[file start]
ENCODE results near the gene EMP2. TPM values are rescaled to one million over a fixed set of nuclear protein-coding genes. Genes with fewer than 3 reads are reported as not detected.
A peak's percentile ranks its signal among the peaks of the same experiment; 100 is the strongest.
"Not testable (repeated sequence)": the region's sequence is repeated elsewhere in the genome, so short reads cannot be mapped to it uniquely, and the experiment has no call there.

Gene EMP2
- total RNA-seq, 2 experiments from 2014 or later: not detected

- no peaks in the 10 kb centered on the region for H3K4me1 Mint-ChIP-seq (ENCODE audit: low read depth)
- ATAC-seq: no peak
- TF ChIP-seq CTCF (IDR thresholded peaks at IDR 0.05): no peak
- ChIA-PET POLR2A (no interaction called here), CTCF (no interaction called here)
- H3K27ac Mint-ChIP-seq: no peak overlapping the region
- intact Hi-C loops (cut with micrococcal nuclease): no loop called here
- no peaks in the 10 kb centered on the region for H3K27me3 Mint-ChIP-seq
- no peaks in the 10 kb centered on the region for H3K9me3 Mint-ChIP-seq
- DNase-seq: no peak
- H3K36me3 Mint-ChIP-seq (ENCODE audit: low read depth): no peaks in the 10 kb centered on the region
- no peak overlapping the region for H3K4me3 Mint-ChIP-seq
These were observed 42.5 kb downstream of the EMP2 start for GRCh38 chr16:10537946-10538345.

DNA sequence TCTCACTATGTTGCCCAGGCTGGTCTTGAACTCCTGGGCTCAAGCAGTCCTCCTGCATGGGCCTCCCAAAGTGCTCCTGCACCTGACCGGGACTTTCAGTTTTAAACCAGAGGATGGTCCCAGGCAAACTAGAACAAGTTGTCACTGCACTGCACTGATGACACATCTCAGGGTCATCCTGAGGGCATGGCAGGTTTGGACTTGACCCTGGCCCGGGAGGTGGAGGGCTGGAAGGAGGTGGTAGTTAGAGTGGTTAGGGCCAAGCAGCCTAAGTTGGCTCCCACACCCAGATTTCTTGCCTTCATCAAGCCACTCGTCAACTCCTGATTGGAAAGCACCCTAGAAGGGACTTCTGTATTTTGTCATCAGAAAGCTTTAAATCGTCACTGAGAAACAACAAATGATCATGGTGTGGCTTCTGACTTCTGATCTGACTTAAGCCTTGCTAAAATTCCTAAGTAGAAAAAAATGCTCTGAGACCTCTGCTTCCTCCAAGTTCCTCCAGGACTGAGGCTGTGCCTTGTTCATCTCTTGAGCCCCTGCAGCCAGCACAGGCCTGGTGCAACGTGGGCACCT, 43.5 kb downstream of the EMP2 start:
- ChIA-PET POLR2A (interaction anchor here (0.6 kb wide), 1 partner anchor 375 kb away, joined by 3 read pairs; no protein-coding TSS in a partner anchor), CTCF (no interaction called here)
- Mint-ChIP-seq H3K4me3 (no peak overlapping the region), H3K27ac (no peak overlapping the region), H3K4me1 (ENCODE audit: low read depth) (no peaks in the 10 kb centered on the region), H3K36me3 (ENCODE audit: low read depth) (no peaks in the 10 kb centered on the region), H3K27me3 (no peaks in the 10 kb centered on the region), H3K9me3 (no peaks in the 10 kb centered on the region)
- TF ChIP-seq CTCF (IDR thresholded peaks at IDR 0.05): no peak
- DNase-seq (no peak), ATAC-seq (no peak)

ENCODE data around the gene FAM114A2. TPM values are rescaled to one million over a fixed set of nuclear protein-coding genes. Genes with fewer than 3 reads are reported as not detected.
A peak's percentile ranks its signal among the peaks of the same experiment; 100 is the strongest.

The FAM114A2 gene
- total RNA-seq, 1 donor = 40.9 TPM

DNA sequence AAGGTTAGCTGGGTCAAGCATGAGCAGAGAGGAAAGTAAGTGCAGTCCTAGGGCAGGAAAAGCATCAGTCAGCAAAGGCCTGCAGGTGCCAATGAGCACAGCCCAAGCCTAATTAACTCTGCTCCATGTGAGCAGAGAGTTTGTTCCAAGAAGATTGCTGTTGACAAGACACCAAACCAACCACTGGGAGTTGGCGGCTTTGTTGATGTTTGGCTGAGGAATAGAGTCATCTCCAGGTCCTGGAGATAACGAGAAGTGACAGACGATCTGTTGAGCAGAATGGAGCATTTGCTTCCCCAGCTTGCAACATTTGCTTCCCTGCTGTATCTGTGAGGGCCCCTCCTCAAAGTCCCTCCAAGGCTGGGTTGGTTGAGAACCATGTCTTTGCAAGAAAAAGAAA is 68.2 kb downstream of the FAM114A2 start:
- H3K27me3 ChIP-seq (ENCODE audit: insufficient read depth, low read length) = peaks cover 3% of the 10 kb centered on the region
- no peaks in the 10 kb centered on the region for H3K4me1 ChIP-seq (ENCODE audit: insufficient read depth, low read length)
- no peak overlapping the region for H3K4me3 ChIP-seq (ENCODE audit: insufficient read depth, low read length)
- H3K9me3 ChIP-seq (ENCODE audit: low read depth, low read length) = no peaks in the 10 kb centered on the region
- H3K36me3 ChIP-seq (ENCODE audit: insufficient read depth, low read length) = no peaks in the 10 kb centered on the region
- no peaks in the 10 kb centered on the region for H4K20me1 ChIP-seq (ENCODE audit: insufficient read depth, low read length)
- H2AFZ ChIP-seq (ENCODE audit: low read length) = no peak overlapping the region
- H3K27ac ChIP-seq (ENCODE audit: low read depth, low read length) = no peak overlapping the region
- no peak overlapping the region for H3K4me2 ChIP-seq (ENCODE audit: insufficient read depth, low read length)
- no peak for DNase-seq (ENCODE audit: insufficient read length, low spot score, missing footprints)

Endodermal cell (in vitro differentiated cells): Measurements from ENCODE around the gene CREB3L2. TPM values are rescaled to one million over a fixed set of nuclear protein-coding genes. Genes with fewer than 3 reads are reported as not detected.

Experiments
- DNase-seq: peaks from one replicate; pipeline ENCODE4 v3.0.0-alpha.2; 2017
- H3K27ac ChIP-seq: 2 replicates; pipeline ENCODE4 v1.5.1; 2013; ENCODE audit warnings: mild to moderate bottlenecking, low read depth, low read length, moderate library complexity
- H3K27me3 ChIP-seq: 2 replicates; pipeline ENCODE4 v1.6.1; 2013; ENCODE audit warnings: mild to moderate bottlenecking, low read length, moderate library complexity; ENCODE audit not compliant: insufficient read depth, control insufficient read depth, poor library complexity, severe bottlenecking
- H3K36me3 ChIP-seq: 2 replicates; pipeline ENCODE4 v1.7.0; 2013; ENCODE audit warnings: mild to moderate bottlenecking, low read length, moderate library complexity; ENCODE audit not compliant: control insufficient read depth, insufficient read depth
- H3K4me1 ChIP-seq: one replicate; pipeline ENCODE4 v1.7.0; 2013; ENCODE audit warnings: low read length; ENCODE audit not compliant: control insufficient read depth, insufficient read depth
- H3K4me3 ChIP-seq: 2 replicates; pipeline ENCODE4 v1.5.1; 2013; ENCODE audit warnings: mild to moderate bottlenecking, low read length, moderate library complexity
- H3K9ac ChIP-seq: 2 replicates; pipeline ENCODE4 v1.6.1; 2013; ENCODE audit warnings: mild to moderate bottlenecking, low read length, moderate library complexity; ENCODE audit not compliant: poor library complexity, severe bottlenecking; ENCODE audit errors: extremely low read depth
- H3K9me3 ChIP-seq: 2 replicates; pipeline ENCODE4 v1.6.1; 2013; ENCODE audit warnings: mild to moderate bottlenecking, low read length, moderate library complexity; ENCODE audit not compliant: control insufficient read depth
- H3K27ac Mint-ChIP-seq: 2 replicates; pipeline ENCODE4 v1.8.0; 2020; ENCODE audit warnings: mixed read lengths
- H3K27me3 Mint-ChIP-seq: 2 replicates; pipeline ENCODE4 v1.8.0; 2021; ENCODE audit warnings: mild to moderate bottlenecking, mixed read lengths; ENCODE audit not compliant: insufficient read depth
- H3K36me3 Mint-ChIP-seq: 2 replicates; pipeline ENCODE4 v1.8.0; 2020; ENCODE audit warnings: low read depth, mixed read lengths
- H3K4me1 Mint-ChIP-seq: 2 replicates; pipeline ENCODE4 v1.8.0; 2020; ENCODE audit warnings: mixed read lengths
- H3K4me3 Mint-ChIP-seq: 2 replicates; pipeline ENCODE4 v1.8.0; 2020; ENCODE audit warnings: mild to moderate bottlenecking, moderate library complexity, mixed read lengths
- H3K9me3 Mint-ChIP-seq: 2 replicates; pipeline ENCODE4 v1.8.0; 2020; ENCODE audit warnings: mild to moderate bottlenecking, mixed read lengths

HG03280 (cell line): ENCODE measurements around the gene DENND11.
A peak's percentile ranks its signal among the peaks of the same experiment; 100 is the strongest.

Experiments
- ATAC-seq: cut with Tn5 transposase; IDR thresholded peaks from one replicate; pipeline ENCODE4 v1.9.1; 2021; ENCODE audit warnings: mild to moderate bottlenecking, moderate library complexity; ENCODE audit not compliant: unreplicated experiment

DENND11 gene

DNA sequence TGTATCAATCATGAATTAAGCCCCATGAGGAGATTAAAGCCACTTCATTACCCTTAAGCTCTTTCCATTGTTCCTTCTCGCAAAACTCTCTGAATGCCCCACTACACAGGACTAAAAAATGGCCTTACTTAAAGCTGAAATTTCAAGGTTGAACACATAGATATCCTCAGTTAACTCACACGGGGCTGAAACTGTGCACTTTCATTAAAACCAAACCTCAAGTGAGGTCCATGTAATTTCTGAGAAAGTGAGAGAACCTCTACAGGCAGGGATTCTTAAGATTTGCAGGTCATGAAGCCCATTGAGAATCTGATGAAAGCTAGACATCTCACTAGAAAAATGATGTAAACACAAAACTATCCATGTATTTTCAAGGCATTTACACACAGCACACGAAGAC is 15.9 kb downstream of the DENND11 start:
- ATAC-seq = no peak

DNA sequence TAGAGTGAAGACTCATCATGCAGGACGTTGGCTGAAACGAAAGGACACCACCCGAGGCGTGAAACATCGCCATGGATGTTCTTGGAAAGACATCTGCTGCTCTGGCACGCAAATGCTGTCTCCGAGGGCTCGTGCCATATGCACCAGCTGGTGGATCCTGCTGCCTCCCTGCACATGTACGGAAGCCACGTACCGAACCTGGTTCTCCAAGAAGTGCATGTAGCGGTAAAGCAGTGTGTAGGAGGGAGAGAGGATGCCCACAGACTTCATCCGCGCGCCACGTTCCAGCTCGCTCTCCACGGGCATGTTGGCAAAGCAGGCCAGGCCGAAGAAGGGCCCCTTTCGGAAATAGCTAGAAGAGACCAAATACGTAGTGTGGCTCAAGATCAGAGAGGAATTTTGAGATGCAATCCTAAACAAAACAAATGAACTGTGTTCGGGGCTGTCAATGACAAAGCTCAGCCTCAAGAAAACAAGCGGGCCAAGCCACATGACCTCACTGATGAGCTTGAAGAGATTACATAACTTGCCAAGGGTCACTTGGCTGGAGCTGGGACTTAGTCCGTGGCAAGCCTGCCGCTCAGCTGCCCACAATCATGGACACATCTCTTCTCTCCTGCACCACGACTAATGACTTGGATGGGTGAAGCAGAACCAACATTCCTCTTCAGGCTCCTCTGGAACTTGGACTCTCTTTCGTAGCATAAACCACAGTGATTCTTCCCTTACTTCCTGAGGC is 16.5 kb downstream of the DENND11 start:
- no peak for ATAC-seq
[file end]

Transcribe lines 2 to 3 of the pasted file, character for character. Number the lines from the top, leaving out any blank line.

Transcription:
A peak's percentile ranks its signal among the peaks of the same experiment; 100 is the strongest.
"Not testable (repeated sequence)": the region's sequence is repeated elsewhere in the genome, so short reads cannot be mapped to it uniquely, and the experiment has no call there.